60 card minimum|
20+ card scheme deck, 2-of limit
Archenemy: Nicol Bolas
Archenemy is a casual multiplayer format designed for "one vs. many" gameplay. In an Archenemy game, one player takes on the titular role and uses an increased life total and a deck of non-traditional scheme cards to play against a team of variable size.
Gameplay[edit | edit source]
One player, designated the archenemy, plays against a team of opponents. To even the odds, the archenemy starts the game with 40 life, always takes the first turn, and keeps a second deck of oversized and powerful scheme cards in the command zone. The opposing team takes a simultaneous turn, as in Two-Headed Giant, but each player on that team has a separate life total of 20. Any teammates can block an attacker declared by the archenemy, regardless of which player is being attacked.
The archenemy wins if all other players are eliminated from the game. All of the opposing players, even those who have already lost the game, win if the archenemy loses.
At the beginning of each of the archenemy's precombat main phases, he or she draws the top card of his or her scheme deck, leaving it face up in the command zone, and "sets it [in] motion". Schemes, like emblems, are not permanents. Most schemes have a triggered ability which triggers immediately upon being set in motion. However, schemes with the Ongoing supertype have an additional static ability, as well as triggered abilities which cause them to be "abandoned". Whenever a scheme is "done" (resolved or abandoned), it is placed on the bottom of the scheme deck. The scheme deck is not shuffled after the start of the game.
Archenemy also offers a "Supervillain Rumble" variant. In that variant, each player controls a scheme deck, starts at 40 life, and may attack all other players in a Free-for-All. The starting player is randomly chosen.
Development[edit | edit source]
Archenemy was created, in part, as a response to belief within R&D that the game had begun to focus too heavily on mechanical intricacy and balance, at the expense of "cool" and flavorfully consistent cards and experiences.
The asymmetric teams were inspired by a much older and unpublished product concept named Power Lunch. Power Lunch would have contained cards of a universally high power level, on par with Ancestral Recall, to enable epic battles between two players, or one player with a Power Lunch deck to take on multiple players.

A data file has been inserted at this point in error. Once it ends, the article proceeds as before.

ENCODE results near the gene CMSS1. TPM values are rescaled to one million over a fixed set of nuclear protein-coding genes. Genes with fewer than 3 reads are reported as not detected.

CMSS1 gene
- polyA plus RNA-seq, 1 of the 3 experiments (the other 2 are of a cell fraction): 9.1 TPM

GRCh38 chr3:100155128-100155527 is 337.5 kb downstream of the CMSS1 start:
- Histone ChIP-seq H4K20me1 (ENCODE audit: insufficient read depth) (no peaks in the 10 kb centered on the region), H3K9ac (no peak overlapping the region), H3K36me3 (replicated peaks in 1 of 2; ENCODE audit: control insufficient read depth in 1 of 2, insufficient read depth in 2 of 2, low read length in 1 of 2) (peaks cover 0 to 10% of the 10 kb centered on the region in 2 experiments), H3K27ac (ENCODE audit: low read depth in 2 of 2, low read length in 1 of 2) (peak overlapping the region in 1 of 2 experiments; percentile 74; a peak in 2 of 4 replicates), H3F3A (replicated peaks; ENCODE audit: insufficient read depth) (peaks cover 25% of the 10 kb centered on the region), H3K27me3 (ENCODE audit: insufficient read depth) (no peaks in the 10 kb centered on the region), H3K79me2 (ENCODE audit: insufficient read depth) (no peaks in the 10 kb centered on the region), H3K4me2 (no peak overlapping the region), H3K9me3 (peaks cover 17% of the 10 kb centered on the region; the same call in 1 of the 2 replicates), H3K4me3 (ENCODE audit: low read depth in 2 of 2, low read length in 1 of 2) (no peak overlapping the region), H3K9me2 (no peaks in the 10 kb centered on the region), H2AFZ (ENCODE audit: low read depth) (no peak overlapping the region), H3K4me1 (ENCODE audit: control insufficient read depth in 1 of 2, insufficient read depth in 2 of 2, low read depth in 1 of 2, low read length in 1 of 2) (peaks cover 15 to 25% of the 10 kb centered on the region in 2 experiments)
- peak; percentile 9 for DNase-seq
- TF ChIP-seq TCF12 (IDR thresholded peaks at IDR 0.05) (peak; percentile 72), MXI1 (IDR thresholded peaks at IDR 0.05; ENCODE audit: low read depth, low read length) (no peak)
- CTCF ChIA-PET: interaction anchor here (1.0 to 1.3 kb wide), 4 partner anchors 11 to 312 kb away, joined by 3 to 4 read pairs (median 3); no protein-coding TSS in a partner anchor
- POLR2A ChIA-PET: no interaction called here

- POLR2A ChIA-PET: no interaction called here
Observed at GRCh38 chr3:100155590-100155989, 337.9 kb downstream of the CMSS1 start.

Early playtesting for Archenemy (2010) was described as a cross between a Duel Decks and a "solitaire-style multiplayer idea", which involved a Nicol Bolas-themed deck that cast a randomly targeted spell for free each turn. The random nature of the Bolas deck was found to be less interesting than the emotional response that it engendered, of an enraged team of heroes facing a laughing villain. Following that discovery, the design team began working to create scheme cards, while playtesting with any decks available.
"Hot-seat" schemes, which force a single player to choose between two negative outcomes labelled "self" and "others", were created halfway through development. Creative Director Brady Dommermuth was responsible for the over-the-top names of the first schemes, and inspired then-Rules Manager Matt Tabak to select the word "scheme" for the card type. The flavor text on every scheme card in Archenemy (2010) is a first-person quote from the villain's perspective.
We found that the over-the-top villainous feel of these card names was infectious; playtesters in the villain seat were gleefully intoning the placeholder names as they flipped over their scheme cards.
At the end of Archenemy's design period, it used slightly different rules than those made public at release. The earlier draft had the archenemy's starting life proportionate to the number of opponents, rather than fixed at 40, which was changed for simplicity. Also in that draft, schemes were set in motion at the beginning of the upkeep. That was changed to the first main phase to allow the archenemy to make smarter decisions based on the card drawn during the draw step.
Archenemy was created with the expectation that it would be very popular with its intended audience, but that some players would dislike it. Two years after its release, the first Archenemy product ranked behind both Commander (2011) and Planechase (2009) in terms of popularity.
Archenemy: Nicol Bolas added one new rule to the format, allowing the archenemy's opponents to declare their own creatures as blockers for their teammates.
Rules[edit | edit source]
References[edit | edit source]
- Magic Arcana. (January 12, 2010.) “Announcing Archenemy”, magicthegathering.com, Wizards of the Coast.
- Nicholas Wolfram. (June 5, 2017.) “Archenemy: Nicol Bolas Preview”, magicthegathering.com, Wizards of the Coast.
- magicthegathering.com staff. (May 17, 2010.) “Archenemy Rules Revealed”, magicthegathering.com, Wizards of the Coast.
- Mark Rosewater. (June 14, 2010.) “From the Heart”, magicthegathering.com, Wizards of the Coast.
- Mark Rosewater. (October 15 2014.) "Any chance that Power Lunch will ever be made as a supplemental product?", Blogatog, Tumblr.
- Dave Guskin. (June 14, 2010.) “No, Mr. Beleren, I Expect You to Die”, magicthegathering.com, Wizards of the Coast.
- Doug Beyer. (June 16, 2010.) “Fear No Good”, magicthegathering.com, Wizards of the Coast.
- Tom LaPille. (July 23, 2010.) “Architecting Archenemy”, magicthegathering.com, Wizards of the Coast.
- Mark Rosewater. (May 25 2012.) "Clearly Planechase and Commander were very well received, but what about Archenemy?", Blogatog, Tumblr.